So I look up and he's sprawling on the trestle with nine million stars behind
him, and he's reaching down to me.
GRANT: Grab my hand, Ross.
ROSS: So I scramble up, and I'll never know how I made it, either. But there
we are, and in a second, Aldo is up there with us.
GRANT: Now keep quiet a minute and rest. I'm knocked out.
MANUCCI: Yeah. (PANTING)
(THERE IS A PAUSE)
MANUCCI: You hear anything, Hugh?
GRANT: Just the wind, Ross?
ROSS: I...no, I thought I heard something, but I guess it's the wind.
GRANT: It's the wind. (A SHORT PAUSE) Well?
ROSS: So we stood up.
So Hugh walked the rest of the way down the little trestle. We followed him,
stumbling over the planks, and
there was the door.
So we rattled the bar on it, and it was padlocked.
So Hugh took the big cutters, and he wrenched away at the bar.
SOUND: (SOUND OF WRENCHING WITH CUTTERS)
[ROSS:] And we shivered there in the cold, waiting to see if anybody heard us.
There wasn't a sound, so
Hugh tried again
SOUND: (SOUND OF WRENCHING WITH CUTTERS)
[ROSS:] and the bar fell off
SOUND: (BAR FALLS OFF)
[ROSS:] and we kept still for a minute. (PAUSE) And then
GRANT: Open the door.
SOUND: (THE DOOR RASPS OPEN AND CLANGS BACK AGAINST THE WALL)
GRANT: Where's the flashlight?
GRANT: Nobody can see us. Put your fingers over it and turn it in there.
MANUCCI: Okay. (A PAUSE) I don't see anything.
ROSS: The guy said there was nothing in there.
GRANT: I can't see a thing. Open up the light a little more.
MANUCCI: I got it open. It's all black in there.
GRANT: There's something the matter with the light.
MANUCCI: No, there ain't. Look.
GRANT: Turn that light off me!
MANUCCI: Well, look, now when I shine it inside.
GRANT: Well, there's got to be something in there.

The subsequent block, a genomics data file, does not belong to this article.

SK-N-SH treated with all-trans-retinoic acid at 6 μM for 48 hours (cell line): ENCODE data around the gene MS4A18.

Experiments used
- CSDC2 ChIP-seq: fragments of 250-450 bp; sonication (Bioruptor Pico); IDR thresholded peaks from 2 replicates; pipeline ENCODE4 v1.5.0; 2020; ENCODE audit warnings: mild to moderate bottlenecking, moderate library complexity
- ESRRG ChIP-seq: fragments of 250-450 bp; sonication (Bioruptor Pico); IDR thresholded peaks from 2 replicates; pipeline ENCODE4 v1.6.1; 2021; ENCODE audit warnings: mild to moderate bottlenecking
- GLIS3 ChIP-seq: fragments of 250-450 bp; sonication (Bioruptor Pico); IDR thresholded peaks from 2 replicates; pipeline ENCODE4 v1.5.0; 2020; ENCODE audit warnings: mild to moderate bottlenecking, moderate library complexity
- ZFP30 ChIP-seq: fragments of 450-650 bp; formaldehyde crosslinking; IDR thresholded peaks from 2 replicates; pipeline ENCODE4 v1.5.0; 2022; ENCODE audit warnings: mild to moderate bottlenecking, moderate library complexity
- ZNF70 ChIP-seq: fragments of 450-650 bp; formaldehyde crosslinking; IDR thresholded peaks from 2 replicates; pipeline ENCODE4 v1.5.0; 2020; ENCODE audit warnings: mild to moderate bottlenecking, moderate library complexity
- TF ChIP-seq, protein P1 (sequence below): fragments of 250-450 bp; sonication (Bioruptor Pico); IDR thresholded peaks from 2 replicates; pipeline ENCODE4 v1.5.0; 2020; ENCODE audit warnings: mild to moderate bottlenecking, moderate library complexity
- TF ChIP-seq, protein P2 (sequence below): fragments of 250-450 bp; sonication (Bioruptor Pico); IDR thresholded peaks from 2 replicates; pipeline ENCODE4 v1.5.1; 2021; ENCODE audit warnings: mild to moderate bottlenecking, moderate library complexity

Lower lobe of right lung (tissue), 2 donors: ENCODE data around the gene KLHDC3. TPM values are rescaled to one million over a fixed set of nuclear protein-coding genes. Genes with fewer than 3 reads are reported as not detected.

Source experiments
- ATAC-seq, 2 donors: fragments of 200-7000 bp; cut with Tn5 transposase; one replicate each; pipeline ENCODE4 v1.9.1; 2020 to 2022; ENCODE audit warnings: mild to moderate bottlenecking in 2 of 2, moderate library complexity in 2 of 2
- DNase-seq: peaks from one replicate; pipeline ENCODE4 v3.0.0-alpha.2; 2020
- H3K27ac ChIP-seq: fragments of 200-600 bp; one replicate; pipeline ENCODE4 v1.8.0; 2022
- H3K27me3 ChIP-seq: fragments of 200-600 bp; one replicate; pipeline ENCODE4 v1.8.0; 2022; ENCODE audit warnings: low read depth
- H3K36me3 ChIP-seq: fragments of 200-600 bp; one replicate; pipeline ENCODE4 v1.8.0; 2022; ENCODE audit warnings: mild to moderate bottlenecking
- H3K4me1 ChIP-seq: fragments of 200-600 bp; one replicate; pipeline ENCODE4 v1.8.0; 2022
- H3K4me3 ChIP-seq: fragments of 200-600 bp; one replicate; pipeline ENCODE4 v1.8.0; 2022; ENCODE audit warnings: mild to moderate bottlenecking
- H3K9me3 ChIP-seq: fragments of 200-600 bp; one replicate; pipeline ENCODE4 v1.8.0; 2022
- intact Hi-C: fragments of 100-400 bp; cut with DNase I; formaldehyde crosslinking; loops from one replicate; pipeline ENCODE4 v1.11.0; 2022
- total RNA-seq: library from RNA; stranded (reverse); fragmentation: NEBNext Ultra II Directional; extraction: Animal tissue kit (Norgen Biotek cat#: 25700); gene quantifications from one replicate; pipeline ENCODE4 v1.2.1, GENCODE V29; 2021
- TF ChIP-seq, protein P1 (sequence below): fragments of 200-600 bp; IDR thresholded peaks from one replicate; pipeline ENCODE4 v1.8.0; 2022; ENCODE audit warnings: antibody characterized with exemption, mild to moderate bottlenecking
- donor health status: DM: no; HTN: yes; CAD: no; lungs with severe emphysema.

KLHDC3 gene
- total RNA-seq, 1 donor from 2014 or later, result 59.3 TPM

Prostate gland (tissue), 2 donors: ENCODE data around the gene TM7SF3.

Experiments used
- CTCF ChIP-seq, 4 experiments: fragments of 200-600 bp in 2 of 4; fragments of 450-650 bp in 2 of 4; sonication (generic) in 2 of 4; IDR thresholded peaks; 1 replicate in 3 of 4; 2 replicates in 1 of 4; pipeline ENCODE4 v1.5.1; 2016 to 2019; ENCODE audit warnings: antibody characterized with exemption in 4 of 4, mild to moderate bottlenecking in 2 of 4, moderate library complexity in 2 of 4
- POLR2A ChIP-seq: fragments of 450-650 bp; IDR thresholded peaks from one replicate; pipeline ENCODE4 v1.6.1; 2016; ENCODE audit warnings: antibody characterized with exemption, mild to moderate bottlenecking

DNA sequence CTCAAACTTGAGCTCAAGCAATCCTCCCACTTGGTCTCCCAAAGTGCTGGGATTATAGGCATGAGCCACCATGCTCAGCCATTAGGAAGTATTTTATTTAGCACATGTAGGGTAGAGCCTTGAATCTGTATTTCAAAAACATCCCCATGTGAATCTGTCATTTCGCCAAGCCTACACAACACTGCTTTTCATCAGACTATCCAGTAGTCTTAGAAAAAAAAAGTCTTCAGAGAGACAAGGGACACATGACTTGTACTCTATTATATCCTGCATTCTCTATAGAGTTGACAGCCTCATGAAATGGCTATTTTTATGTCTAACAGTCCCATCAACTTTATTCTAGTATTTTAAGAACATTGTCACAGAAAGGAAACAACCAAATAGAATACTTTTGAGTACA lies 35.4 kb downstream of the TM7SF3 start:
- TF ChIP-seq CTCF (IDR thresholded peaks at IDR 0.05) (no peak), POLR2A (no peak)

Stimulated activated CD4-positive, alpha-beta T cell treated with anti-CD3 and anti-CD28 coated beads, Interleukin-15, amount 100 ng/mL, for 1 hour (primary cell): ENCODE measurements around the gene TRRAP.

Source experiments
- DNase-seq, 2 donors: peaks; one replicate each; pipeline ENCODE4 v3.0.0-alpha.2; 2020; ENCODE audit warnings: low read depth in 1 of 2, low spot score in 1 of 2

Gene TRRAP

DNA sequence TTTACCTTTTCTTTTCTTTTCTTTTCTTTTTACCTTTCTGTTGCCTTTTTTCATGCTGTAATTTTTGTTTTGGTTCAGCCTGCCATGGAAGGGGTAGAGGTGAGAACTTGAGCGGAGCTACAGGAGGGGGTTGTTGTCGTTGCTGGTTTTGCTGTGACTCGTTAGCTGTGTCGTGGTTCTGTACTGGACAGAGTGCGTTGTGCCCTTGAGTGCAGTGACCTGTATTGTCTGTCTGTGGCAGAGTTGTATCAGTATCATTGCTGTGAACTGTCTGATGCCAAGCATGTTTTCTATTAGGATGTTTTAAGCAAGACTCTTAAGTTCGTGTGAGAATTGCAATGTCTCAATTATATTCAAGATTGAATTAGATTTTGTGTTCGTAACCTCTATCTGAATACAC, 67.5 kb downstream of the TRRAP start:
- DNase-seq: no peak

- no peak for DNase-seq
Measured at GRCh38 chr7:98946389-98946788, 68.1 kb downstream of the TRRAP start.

ROSS: Nothing, the man said.
MANUCCI: Can't even see the floor.
GRANT: Well, I'll find out if there's anything in there.
MANUCCI: (HASTILY) No! Don't go in! You can't tell what's liable to be...
GRANT: Well, look out. I'll toss the brief-case in.
ROSS: No!..throw the wire-cutters in.
GRANT: Where are they?
MANUCCI: Here. (HE DROPS THEM WITH A CLANG)
GRANT: For the love o' - look out, will you? Keep still! You'd wake up the
(THEY KEEP SILENT A MOMENT)
GRANT: (RELUCTANTLY) Well, I guess nobody heard us. We're shot with luck
tonight, no kidding. Gimme them cutters.
GRANT: Shine the light in there. (HE LOOKS) Sure can't see any thing, can ya?
MANUCCI: Throw 'em in.
GRANT: Get out of the doorway. Keep the light in there.
MANUCCI: Go ahead. Throw 'em against the far wall.
GRANT: All right. Look out. (HE TOSSES THE HEAVY CUTTERS INSIDE. THERE IS NO
SOUND AT ALL)
MANUCCI: (AFTER A PAUSE) Where'd they go?
GRANT: I tossed 'em hard enough to - move the light around. I can't see a
MANUCCI: I can't either. They ought to be - (HE LOOKS HARD) the light just
kind of seems to stop -
GRANT: Oh, cut it out. There's prob'ly some kind of stuff on the floor -
powdered, maybe, and they fell into it - here, stand to one side, Ross.
ROSS: What are you going to do?
GRANT: Why, I'm going in and look around. Have you got a gun, Aldo?
MANUCCI: Just this little thirty-two.
GRANT: All right, come on. Ross, you stay here and watch. And listen.
ROSS: I wouldn't go in there, Hugh -
GRANT: Nobody asked you to. I'm going. Come on, Aldo.
MANUCCI: Listen, Hugh.
GRANT: Have you got the screamin' meemies, too? Come on, with that gun.
There's nothing in there.
ROSS: Look, Hugh, let's get out of here.
GRANT: Ah, shut up. Here, might as well take the dough, too. We can stick it
in there - go ahead, Aldo, with the light.
MANUCCI: You go first.
GRANT: Ah! All right! Now stand there and keep your ears (HE IS CUT OFF
MANUCCI: Hey, Hugh, where are you? I can't see him.
ROSS: Listen, Aldo, don't go in there ---
MANUCCI: I got to - hey, Hugh! (NO ANSWER) Hugh! Where are you?
ROSS: Listen, Aldo -
MANUCCI: Keep your eyes and ears open, now. We'll be right back. Hey, Hugh,
are you all right? I'm comin' in, Hugh! Hugh!
ROSS: Aldo --
MANUCCI: What's in there? Hey, Hugh! Okay, Ross, something's the matter with
him. Here I come. Hugh! I'm gonna - (HE IS CUT OFF SHARPLY. THERE IS A LONG
ROSS: Hugh! Hey, Hugh! (NO ANSWER) Aldo! Hey, what's in there, you two? Hugh--
(HE HEARS FOOTSTEPS SLOWLY APPROACHING, AND HE FALLS SILENT.)
(THE FOOTSTEPS COME UP CLOSE AND STOP)
ASTRONOMER: I can see you. (THERE IS A LITTLE MOVEMENT FROM ROSS) You can
stand up now. (NO ANSWER) They won't come out, I assure you.